The Act expands the scope of materials to be considered as prior art. For instance, the “in this country” limits found in the current statute under 35 U.S.C. § 102 (a) are absent from the Act. Thus, claims are now subject to attack by evidence of a prior public use of the invention anywhere in the world.

Third parties will now be able to play a larger role in prosecution because the Act allows for greater pre-issuance input. Under the current law, third parties can only submit prior art in applications before publication. Adoption of the Leahy-Smith America Invents Act permits third parties to submit prior art after publication or the first rejection, but before a notice of allowance.

AUGMENTED POST-ISSUANCE PTO REVIEW SYSTEM

The Act passed today provides the public with new tools for dealing with issued patents. Under the current law, once a patent has issued, a third party was limited to two proceedings to challenge a patent before the PTO: either an ex parte reexamination, or an inter partes reexamination. Both procedures required the existence of at least one substantial new question of patentability to have the PTO reopen prosecution. The new law leaves ex parte reexamination proceedings intact but significantly alters inter partes reexamination procedures. The new law also creates a post-grant review procedure and a supplemental examination procedure, as well as providing a review procedure to deal with business method patents.  

Inter partes reexaminations:

  • Abolished after one year with a transition provision to deal with requests filed during the transition period.
  • Replaced with inter partes review procedure.
  • New standard: “A reasonable likelihood that the requester would prevail with respect to at least one of the claims challenged in the request.”
  • Addition of discovery to the procedure.

Post-grant review:

  • Permits a third party to challenge the patent on a broader range of issues than is currently available to reexamination petitioners.
  • Challenge to a patent within nine months of issuance.
  • Standard: The petitioner must show that “it is more likely than not that at least one of the claims challenged in the petition is unpatentable.”
  • Alternative standard: a petitioner may succeed in instituting a challenge if the “petition raises a novel or unsettled legal question that is important to other patents or patent applications.”
  • Automatic stay of civil litigation, in very limited situations, if the litigated patent is also the subject of the post-grant review.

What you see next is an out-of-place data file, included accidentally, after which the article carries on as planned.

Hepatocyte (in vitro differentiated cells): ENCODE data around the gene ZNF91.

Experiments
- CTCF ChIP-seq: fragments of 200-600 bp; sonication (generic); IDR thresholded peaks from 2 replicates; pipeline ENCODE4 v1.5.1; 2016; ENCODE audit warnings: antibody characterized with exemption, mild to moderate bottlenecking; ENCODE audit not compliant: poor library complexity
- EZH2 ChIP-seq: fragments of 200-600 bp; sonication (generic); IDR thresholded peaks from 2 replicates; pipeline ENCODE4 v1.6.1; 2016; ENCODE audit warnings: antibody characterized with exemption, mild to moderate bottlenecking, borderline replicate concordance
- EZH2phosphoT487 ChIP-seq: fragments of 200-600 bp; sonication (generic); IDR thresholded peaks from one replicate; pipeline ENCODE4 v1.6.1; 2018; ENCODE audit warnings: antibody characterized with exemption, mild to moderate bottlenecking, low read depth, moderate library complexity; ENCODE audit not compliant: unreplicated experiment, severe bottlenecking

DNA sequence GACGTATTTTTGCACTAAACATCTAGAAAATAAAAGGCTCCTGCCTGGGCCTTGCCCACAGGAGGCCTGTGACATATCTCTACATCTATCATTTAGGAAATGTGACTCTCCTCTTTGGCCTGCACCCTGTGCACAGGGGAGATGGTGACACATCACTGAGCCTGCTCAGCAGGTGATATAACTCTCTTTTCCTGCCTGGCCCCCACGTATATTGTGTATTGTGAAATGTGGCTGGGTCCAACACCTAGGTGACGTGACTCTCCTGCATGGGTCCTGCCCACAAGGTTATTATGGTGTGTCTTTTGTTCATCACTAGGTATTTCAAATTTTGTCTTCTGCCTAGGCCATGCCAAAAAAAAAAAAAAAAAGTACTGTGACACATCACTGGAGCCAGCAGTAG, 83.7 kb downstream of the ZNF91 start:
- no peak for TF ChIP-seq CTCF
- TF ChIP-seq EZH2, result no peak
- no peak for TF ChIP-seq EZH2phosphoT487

• Discovery available.

The Act also provides a new supplemental examination procedure that provides a mechanism for patentees to cure a patent of inequitable conduct. The standard for instigating this procedure is a substantial new question of patentability, like that of the ex parte reexamination procedure. However, unlike in that procedure, the prior art considered is not limited to patents and printed publications.  

EXPANSION OF THE PRIOR USE DEFENSE

In its current form, 35 U.S.C. 273 provides prior users of a business method with a defense to infringement in the event that someone obtains a patent for that method. Passage of the Act extends the prior use defense to all patents. This defense implicates broader intellectual property strategies. Currently, people are faced with a choice between keeping an invention as a trade secret, or disclosing it to the public in exchange for a patent on that invention. The downside for someone who chooses to keep an invention secret is if another party gains patent protection for that invention, the prior user may be subject to suit for patent infringement. Under the relevant provisions of the Act, however, the prior user can rely on his or her prior use of the invention as a defense to infringement.  

BRAVE NEW WORLD OF PATENT PRACTICE

Passage of the Leahy-Smith America Invents Act and its being signed into law will usher in a new era of patent practice. Companies will need to reevaluate their patent application filing strategies and their policies regarding public disclosures of their inventions in view of the shift to first-to-file and the changes to what is considered prior art. Strategies for dealing with a competitor’s patent estate will also have to evolve. In the wake of the Act, the use of reexamination procedures and the new post-grant review procedures may shift patent battles from the courtrooms of Eastern Texas to the halls of the PTO.